Entertainment Weekly's Scores

For 5,151 reviews, this publication has graded:
  • 68% higher than the average critic
  • 2% same as the average critic
  • 30% lower than the average critic
On average, this publication grades 3.9 points higher than other critics. (0-100 point scale)
Average Movie review score: 65
Highest review score: 100 Personal Velocity: Three Portraits
Lowest review score: 0 The Perfect Man
Score distribution:
5,151 movie reviews
  1. The Fifth Estate is flawed (it grips the brain but not the heart), yet it feverishly exposes the tenor of whistle-blowing in the brave new world, with the Internet as a billboard for anyone out to spill secrets. Call it the anti-social network.
  2. It's a fascinating film that points the finger at a charismatic master of deception — as well as our willingness to buy his deceit.
  3. Nebraska isn't a perfect movie. It's often hard to tell whether Payne, an Omaha native, is paying heartfelt tribute to his vast stable of Cornhusker characters or slyly mocking them as simpleminded yokels.
  4. Frozen is a squarely enchanting fairy tale that shows you how the definition of what's fresh in animation can shift.
  5. Saving Mr. Banks is a wholesomely square film about a wholesomely square film. But damned if its sugar doesn't go down like honey.
  6. The feverishly paced film is hell-bent on making the audience feel like they just snorted a Belushian mountain of blow. You can practically feel your teeth grinding to dust. As with any high, though, it also doesn't know when to stop.
  7. The movie is voyeuristic, sure, but in a way that evokes Alfred Hitchcock's "Rear Window" more than William Friedkin's "Cruising."
  8. Both actors still manage to show something we rarely see on screen: the heartache and happiness that come with love late in life.
  9. Woodley, through the delicate power of her acting, does something compelling: She shows you what a prickly, fearful, yet daring personality looks like when it's nestled deep within the kind of modest, bookish girl who shouldn't even like gym class.
  10. The Raid 2 will make you feel like Christmas came nine months early. Some action sequels don't know when to say when. But here's one where too much is just the right amount.
  11. In the title role, Michael Peña has a no-nonsense fire: He captures how Chavez borrowed from Martin Luther King Jr. but also fueled the struggle with his own improvisatory brilliance.
  12. The creators of Captain America: The Winter ­Soldier have brought off something fresh and bold.
  13. A stranger-than-fiction gem.
    • 58 Metascore
    • 83 Critic Score
    He (Turturro) lands a three-way with two eager ladies (Sharon Stone and Sofia Vergara), but it’s his platonic meet-up with a lonely Hasidic widow (Vanessa Paradis) that establishes the deepest bond.
  14. There's an elemental appeal to watching these animals hunt and play in the Alaskan wildnerness, and the Disneynature team has mastered the art of capturing it.
  15. The script is wispy, but the performances (including Patrick Chesnais as Caroline’s prideful, devastated husband) shine.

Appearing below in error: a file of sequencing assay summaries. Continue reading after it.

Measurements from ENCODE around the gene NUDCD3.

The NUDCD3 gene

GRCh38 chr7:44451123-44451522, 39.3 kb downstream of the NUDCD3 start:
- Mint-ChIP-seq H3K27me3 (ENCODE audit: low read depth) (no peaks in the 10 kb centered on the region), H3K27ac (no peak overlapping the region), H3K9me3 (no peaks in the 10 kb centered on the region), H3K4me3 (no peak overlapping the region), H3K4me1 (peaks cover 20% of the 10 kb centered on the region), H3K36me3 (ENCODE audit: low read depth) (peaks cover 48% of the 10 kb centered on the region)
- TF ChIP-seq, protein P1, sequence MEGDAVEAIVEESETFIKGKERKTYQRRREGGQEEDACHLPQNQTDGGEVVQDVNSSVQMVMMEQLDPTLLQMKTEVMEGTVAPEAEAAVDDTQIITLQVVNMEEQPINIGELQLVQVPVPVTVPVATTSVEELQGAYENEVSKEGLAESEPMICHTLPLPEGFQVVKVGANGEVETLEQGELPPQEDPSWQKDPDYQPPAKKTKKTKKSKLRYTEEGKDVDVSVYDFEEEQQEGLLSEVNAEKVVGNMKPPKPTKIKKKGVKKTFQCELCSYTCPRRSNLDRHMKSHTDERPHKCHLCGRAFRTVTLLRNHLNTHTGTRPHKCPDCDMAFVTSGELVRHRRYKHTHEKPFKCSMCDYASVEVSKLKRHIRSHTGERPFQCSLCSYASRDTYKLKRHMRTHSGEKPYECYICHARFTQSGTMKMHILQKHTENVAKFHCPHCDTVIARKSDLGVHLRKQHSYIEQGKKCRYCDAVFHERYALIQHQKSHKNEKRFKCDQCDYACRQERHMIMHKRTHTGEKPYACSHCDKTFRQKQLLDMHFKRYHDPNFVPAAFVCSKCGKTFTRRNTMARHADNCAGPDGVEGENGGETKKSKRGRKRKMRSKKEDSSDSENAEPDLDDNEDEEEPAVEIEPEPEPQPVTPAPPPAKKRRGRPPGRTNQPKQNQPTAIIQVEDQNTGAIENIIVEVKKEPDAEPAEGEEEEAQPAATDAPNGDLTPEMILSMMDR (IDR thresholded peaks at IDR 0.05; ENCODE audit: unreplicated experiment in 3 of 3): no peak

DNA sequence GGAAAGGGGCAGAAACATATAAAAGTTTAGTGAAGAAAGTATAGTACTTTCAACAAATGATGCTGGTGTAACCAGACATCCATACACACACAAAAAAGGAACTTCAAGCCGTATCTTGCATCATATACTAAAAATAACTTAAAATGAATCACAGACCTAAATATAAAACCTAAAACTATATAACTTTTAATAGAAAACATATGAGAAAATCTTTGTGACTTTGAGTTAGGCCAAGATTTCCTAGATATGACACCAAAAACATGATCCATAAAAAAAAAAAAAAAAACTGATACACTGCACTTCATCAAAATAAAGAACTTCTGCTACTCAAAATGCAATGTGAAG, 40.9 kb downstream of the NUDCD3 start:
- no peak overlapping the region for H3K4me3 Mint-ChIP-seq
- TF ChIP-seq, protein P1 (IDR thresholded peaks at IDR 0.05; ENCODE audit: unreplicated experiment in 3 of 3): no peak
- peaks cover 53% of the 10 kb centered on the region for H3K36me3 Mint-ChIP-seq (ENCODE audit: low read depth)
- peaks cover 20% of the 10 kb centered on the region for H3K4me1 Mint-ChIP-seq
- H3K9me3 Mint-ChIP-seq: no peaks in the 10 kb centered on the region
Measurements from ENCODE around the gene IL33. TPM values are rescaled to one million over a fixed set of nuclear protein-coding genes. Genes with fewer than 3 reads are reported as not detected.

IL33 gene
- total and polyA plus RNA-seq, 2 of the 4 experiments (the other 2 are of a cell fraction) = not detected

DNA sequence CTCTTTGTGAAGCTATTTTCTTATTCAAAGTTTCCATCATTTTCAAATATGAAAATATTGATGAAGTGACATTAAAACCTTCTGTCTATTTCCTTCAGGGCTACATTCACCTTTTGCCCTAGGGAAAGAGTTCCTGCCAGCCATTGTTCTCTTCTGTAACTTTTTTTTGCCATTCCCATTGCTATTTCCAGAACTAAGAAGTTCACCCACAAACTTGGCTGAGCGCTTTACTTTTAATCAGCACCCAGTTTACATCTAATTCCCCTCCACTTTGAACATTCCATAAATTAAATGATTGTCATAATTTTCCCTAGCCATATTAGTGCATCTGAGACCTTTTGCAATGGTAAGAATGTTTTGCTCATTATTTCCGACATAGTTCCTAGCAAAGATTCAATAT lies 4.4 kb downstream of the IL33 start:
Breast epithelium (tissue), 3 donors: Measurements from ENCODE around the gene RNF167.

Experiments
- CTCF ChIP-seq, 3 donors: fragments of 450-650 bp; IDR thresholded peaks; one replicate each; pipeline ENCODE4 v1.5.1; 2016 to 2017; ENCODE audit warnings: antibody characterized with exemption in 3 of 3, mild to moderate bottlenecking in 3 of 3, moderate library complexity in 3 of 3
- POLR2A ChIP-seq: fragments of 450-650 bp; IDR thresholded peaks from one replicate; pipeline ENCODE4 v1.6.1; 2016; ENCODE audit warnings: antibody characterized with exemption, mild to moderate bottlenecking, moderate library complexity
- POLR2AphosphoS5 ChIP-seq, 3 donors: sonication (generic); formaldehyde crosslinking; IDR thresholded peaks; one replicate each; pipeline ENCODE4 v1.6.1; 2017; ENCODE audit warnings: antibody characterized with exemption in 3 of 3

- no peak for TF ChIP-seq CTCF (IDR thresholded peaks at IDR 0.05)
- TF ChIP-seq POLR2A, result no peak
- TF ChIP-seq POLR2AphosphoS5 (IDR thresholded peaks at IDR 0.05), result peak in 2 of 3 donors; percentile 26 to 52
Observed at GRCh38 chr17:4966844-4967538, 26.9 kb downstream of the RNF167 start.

• 62 Metascore
    • 83 Critic Score
    The family he preys on is a tad too unsuspecting to be believable, but the film still hits notes of deep tension. And the cast is superb, especially Àlex Brendemühl as the “Angel of Death” himself.
  16. Like "Downton Abbey" but with corsets, culottes, and tricorn hats, Belle subtly skewers the absurd rules and hypocrisies of class. But the real takeaway is Mbatha-Raw. She makes a case for why she ought to be a star.
  17. Speaking in her native Aussie twang, Byrne shows that she's a deadpan comic ace. And thanks to her chemistry with Rogen, Neighbors proves that just because you grow up doesn't mean you have to be a grown-up.
  18. Some lessons are overfamiliar (almonds good, corn syrup bad), but the section on corporate influence over school lunches is enough to make you spit out that 20-ounce soda from the concession stand.
  19. Not surprisingly, the best thing about Days of Future Past is that it's heavier on the days past than future.
    • 76 Metascore
    • 83 Critic Score
    Director Nabil Ayouch hammers his points rather bluntly, but his filmmaking is hypnotic.
  20. Despite its terribly unimaginative title, Edge of Tomorrow is a surprisingly imaginative summer action movie.
  21. The movie borders on hagiography, but Gordon is a charmingly voluble storyteller; he’s like Dos Equis’ Most Interesting Man in the World recast as a balding Jewish guy from Long Island.
  22. The wordy end product may be short on demons and murderous droids, yet Coherence is a satisfying and chilling addition to the ever-growing pal-ocalypse subgenre.
  23. Despair is not quiet for a broken father (Aaron Paul) and his troublemaker sons in Kat Candler’s brisk, transfixing drama, which takes place in blue-collar southeast Texas.
  24. Like the guys who gyrate on La Bare’s stage every night, the movie is luggish, good-hearted, and a little bit sad.
  25. A sequel that easily tops its 2011 predecessor.
  26. It's a shockingly vulnerable performance (Hader), one of the best I've seen all year.
  27. The coat of irony helps when the film takes a major pivot in tone, and Stevens is unnervingly placid as the corn-fed terminator.

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